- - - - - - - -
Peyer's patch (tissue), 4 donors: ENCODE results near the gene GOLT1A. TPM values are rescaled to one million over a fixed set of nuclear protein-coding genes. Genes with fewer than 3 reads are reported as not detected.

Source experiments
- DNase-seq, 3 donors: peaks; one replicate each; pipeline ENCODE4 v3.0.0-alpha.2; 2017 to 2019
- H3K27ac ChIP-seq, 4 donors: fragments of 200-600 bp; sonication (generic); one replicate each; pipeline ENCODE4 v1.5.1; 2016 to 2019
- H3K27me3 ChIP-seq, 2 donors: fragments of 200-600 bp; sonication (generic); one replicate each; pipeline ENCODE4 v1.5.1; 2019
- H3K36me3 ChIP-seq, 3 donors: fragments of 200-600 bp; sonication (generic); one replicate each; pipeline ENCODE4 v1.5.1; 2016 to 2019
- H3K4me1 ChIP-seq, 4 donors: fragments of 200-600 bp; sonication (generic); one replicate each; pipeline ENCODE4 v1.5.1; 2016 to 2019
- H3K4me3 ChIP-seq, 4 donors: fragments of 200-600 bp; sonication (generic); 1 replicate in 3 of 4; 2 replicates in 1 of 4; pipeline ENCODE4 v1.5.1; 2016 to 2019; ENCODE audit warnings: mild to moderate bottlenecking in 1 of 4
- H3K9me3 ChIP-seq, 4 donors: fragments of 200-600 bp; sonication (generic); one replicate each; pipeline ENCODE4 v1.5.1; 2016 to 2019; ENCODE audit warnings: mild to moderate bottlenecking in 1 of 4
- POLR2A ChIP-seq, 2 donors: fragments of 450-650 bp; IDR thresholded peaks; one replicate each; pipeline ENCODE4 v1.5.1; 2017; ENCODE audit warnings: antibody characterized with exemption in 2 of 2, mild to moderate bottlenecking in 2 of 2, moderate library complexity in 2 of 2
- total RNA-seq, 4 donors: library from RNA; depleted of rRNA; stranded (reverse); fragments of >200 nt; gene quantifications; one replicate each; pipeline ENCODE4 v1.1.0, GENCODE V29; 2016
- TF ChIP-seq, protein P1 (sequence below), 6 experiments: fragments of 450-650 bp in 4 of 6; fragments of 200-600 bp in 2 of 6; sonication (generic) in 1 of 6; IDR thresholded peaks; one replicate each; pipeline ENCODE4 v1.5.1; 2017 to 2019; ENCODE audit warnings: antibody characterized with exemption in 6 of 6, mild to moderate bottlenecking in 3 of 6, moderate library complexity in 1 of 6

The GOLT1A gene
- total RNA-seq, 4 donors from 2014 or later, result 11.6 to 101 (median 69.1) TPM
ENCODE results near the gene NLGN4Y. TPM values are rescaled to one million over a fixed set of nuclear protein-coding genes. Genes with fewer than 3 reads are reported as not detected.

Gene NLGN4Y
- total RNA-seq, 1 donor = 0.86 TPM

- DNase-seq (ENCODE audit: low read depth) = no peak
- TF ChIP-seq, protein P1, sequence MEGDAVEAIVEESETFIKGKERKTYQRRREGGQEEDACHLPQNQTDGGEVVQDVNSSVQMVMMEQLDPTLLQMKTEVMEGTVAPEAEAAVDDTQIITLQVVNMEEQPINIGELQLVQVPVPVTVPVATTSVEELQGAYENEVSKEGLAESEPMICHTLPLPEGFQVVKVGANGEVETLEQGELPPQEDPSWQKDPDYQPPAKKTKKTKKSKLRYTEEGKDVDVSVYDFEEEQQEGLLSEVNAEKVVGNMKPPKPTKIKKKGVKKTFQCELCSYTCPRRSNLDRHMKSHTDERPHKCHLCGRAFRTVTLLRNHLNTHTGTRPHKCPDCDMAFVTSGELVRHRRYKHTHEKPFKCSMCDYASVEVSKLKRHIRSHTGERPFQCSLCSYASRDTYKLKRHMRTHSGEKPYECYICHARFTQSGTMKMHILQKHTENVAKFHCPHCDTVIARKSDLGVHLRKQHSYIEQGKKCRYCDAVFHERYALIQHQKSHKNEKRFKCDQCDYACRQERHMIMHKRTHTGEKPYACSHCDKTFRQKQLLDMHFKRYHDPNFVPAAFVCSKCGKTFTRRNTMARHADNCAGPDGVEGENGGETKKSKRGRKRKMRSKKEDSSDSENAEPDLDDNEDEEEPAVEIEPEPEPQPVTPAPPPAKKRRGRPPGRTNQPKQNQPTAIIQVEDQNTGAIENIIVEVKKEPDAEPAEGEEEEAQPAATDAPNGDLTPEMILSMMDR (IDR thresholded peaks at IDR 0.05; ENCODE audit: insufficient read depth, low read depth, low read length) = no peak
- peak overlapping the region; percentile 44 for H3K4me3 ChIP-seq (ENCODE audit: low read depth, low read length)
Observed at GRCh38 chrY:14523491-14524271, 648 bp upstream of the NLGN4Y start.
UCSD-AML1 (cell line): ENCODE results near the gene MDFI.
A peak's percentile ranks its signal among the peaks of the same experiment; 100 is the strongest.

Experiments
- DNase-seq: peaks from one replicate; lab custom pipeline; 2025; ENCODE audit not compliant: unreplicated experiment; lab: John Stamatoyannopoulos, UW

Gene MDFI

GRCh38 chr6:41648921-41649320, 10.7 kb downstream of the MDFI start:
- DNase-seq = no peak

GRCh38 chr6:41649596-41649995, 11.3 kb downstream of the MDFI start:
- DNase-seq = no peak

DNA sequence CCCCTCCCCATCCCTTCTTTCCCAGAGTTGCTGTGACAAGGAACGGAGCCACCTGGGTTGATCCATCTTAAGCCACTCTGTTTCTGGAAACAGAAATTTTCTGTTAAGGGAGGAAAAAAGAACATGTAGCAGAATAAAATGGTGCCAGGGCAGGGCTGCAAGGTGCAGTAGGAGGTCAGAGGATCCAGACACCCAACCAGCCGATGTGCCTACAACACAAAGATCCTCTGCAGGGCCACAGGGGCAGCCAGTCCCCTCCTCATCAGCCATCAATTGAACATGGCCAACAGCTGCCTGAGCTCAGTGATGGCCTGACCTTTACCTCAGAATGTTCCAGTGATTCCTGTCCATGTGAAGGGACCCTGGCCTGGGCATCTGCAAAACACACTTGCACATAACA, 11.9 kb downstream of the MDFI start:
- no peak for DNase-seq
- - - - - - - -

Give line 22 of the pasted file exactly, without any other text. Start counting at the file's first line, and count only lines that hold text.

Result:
UCSD-AML1 (cell line): ENCODE results near the gene MDFI.